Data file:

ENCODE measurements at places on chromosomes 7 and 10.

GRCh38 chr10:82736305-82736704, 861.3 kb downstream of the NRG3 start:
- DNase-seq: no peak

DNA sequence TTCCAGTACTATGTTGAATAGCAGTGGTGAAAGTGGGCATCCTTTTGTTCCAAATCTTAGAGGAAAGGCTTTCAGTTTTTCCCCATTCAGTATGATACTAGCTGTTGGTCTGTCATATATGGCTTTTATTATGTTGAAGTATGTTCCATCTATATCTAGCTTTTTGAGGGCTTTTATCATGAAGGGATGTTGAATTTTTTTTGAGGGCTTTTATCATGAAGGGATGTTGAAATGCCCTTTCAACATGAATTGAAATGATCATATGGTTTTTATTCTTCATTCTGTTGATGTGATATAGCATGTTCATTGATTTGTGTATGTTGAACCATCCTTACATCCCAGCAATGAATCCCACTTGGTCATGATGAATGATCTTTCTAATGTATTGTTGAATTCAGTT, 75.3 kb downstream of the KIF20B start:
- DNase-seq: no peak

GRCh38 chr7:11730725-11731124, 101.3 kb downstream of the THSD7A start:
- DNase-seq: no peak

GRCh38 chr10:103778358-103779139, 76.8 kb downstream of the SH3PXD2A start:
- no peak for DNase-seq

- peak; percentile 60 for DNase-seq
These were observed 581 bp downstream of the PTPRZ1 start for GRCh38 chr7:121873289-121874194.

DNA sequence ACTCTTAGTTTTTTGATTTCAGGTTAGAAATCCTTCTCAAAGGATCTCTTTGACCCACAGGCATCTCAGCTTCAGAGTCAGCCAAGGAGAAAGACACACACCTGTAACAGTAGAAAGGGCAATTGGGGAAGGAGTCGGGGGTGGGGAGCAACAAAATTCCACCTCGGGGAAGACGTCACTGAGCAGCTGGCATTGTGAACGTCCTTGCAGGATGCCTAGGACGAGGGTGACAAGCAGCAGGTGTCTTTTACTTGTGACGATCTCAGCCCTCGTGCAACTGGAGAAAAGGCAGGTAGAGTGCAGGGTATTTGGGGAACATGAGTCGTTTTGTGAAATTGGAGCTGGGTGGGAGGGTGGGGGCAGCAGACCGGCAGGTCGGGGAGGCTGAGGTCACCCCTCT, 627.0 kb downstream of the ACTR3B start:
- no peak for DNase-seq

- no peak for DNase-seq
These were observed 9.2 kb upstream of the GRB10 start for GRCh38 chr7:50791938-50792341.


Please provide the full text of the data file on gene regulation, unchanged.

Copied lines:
ENCODE measurements at places on chromosomes 7 and 10.

GRCh38 chr10:82736305-82736704, 861.3 kb downstream of the NRG3 start:
- DNase-seq: no peak

DNA sequence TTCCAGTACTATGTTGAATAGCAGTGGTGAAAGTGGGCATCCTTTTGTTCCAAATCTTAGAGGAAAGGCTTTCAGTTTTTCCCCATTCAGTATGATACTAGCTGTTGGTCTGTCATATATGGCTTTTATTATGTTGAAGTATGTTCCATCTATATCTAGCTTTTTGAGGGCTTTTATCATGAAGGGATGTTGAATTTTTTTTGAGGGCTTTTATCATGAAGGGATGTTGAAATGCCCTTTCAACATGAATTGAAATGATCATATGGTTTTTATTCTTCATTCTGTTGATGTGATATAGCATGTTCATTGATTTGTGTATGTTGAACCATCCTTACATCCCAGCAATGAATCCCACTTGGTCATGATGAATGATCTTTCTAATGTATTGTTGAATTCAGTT, 75.3 kb downstream of the KIF20B start:
- DNase-seq: no peak

GRCh38 chr7:11730725-11731124, 101.3 kb downstream of the THSD7A start:
- DNase-seq: no peak

GRCh38 chr10:103778358-103779139, 76.8 kb downstream of the SH3PXD2A start:
- no peak for DNase-seq

- peak; percentile 60 for DNase-seq
These were observed 581 bp downstream of the PTPRZ1 start for GRCh38 chr7:121873289-121874194.

DNA sequence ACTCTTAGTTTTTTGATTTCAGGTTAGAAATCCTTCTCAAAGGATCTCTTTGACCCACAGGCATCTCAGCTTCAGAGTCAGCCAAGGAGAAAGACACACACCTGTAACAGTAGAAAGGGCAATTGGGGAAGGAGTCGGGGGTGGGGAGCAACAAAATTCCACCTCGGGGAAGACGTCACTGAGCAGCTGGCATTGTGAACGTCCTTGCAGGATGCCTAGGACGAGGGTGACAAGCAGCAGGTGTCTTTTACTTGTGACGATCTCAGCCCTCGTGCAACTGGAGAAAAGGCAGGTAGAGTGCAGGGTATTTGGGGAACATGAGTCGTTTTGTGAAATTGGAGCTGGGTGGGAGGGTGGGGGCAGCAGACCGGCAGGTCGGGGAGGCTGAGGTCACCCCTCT, 627.0 kb downstream of the ACTR3B start:
- no peak for DNase-seq

- no peak for DNase-seq
These were observed 9.2 kb upstream of the GRB10 start for GRCh38 chr7:50791938-50792341.